90th Peace Corps welcomed with ava

Ava was patiently passed around 27 new Peace Corps trainees yesterday by the outgoing contingent in a welcoming ceremony at the Ministry of Education, Sports and Culture (M.E.S.C.) fale Samoa.

The Ministry welcomed the 90th group in the traditional manner, seated on mats in the fale under light rain, with speeches and offerings of advice.

“Have fun in Samoa, don’t get in trouble!” joked Leota Valma Galuvao, the Assistant Chief Executive of curriculum design.

The curriculum division works hand in hand with Peace Corps volunteers, particularly in training them to help improve learning outcomes in literacy and numeracy for students, said Leota. 

Conducting the ceremony were members of the 88th and 89th group of Peace Corps volunteers, some of whom are about to leave while others stay on to continue their service.

Chief Executive Officer of M.E.S.C., Dr. Karoline Afamasaga-Fuatai said she was impressed by the performance of the volunteers.

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“It is most pleasing to see you immersed in our culture and performing with perfection. You did your team proud and we appreciate it.”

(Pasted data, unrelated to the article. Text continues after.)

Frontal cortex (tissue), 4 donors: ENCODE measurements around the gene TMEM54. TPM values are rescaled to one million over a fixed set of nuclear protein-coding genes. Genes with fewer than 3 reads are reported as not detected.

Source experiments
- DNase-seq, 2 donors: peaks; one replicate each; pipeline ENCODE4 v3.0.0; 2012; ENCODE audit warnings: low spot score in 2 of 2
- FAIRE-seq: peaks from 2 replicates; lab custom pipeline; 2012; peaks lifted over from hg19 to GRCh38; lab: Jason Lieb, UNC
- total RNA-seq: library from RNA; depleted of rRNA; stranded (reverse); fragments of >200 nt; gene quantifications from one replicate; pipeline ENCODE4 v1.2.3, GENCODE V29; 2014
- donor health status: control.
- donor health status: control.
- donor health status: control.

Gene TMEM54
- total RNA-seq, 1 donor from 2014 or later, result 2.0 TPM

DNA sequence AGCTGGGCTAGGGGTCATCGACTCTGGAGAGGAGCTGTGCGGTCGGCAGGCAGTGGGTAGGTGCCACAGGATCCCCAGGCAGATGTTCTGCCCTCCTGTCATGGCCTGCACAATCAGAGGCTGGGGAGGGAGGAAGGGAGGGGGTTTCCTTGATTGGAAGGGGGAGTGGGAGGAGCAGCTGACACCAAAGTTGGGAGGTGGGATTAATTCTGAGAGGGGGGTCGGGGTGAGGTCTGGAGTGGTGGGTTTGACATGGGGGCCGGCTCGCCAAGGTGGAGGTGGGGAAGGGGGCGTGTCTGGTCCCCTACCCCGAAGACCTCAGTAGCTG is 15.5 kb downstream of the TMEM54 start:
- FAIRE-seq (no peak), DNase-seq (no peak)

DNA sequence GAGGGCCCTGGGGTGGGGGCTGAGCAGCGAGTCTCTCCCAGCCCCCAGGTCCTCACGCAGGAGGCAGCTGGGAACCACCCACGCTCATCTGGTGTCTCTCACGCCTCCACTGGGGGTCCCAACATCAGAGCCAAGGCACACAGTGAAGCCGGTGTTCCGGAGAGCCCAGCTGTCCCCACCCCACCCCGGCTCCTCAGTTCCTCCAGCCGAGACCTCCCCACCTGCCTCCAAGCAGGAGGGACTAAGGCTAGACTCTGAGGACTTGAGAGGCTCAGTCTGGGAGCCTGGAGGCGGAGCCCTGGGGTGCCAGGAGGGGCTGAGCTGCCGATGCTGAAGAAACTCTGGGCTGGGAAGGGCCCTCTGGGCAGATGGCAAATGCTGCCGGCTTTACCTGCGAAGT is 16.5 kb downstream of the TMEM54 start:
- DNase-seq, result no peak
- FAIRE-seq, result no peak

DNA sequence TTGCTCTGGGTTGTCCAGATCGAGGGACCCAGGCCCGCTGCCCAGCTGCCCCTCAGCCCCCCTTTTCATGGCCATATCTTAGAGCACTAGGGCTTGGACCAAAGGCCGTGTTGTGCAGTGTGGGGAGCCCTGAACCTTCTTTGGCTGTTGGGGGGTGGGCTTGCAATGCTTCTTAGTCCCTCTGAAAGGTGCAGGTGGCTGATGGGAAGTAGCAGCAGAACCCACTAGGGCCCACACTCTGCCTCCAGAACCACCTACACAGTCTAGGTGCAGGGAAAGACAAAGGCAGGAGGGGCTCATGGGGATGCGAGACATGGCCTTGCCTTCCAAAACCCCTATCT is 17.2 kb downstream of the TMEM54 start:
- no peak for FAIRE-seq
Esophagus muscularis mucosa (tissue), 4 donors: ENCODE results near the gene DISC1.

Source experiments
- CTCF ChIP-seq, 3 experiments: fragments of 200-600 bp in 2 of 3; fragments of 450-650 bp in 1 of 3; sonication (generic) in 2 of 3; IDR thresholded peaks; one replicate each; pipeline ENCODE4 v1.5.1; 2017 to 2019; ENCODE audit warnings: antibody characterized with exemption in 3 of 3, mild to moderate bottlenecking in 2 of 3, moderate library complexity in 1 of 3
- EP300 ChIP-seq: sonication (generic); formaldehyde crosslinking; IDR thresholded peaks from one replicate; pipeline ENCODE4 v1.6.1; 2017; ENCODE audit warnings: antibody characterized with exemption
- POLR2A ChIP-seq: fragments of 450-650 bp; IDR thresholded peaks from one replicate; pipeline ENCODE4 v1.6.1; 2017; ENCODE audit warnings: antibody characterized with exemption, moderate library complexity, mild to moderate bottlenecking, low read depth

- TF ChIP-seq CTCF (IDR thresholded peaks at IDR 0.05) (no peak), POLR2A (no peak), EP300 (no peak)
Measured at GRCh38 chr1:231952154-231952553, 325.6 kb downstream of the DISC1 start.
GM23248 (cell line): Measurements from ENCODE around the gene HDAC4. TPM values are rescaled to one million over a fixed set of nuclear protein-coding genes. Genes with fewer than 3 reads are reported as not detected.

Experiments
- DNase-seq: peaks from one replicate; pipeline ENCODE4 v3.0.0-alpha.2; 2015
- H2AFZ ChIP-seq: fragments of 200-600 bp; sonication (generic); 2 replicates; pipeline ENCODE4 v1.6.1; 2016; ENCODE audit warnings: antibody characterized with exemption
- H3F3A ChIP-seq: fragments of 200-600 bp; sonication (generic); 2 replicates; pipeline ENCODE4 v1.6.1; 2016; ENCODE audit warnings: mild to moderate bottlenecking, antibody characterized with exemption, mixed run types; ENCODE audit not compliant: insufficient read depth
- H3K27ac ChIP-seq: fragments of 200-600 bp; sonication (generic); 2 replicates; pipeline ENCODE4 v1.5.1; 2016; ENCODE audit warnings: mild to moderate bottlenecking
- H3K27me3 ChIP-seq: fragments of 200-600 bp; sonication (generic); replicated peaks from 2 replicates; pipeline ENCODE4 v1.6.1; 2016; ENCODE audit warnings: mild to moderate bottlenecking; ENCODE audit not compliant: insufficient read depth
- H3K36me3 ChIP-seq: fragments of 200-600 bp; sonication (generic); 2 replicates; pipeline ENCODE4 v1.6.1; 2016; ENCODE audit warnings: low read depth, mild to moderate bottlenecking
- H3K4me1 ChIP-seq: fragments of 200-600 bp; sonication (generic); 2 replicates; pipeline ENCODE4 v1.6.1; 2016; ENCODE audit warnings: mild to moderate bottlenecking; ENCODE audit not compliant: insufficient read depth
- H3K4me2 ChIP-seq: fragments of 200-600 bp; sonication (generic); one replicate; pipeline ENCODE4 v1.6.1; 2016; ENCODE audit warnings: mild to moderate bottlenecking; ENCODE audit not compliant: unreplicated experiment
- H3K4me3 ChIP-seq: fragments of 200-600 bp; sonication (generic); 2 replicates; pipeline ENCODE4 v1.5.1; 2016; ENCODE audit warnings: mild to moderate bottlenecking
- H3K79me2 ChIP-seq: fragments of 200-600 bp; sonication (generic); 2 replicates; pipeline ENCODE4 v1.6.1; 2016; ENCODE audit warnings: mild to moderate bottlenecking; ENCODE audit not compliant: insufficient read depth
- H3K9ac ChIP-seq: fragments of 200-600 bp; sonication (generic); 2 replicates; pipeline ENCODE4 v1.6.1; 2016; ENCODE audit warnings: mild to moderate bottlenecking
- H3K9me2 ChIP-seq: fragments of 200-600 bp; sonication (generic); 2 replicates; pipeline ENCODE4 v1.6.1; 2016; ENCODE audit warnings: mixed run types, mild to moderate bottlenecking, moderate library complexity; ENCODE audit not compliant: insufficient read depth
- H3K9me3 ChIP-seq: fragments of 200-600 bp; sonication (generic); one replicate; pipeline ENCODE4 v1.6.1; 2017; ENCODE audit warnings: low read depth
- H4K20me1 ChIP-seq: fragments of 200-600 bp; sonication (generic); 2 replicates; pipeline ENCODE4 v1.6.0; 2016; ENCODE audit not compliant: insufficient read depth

She said the seriousness with which the volunteers performed was clearly a reflection of how they were taught in the classrooms.

But to the new group, she had this advice.

“Don’t take yourselves too seriously, have fun! We have a lot to learn from each other.”

“Our doors are always open to you to help you resolve issues or questions and we hope your two years here will be wonderful.”

Dr. Afamasaga-Fuatai jokingly reminded the group, who come from across the United States, to add an hour to any appointment they make because they are on island time now.

Peace Corps Country Director Gini Wilderson said she looks forward to beginning the training process, which runs for nine weeks after which the trainees will be sworn in as volunteers.

Ms. Wilderson was a Peace Corps volunteer herself in 1995 and worked for the agency for six more years after her service. This is her first year back with the agency after a break.

“It’s a unique and special agency among the federal agencies, so it’s a privilege to work for the Peace Corps,” she said.

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